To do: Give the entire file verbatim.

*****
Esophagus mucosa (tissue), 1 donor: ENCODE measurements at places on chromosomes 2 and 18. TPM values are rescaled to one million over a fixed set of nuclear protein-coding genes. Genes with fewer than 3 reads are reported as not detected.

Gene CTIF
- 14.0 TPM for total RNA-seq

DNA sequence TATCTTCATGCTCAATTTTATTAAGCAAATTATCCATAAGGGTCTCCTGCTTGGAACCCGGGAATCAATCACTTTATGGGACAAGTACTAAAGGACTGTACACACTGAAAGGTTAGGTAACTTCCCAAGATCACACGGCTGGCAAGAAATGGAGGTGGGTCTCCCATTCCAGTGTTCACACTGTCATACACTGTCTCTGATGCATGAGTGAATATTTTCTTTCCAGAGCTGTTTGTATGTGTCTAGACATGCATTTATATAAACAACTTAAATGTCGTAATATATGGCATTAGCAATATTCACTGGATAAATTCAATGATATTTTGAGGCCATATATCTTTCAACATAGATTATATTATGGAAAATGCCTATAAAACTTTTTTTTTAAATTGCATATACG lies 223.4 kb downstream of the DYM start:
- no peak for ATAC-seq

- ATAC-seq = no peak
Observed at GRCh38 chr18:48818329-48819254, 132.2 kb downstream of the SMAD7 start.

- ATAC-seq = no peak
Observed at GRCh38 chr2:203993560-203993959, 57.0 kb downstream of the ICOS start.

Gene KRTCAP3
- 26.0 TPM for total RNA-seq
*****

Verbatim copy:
Esophagus mucosa (tissue), 1 donor: ENCODE measurements at places on chromosomes 2 and 18. TPM values are rescaled to one million over a fixed set of nuclear protein-coding genes. Genes with fewer than 3 reads are reported as not detected.

Gene CTIF
- 14.0 TPM for total RNA-seq

DNA sequence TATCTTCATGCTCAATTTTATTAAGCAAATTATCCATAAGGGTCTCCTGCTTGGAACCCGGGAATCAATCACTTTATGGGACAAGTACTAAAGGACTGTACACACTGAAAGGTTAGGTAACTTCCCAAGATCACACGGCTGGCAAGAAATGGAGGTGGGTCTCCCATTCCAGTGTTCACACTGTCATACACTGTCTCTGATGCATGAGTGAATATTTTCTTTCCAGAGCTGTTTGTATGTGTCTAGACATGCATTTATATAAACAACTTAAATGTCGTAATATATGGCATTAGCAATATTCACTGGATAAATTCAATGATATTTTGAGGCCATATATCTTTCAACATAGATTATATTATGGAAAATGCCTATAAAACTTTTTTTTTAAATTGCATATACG lies 223.4 kb downstream of the DYM start:
- no peak for ATAC-seq

- ATAC-seq = no peak
Observed at GRCh38 chr18:48818329-48819254, 132.2 kb downstream of the SMAD7 start.

- ATAC-seq = no peak
Observed at GRCh38 chr2:203993560-203993959, 57.0 kb downstream of the ICOS start.

Gene KRTCAP3
- 26.0 TPM for total RNA-seq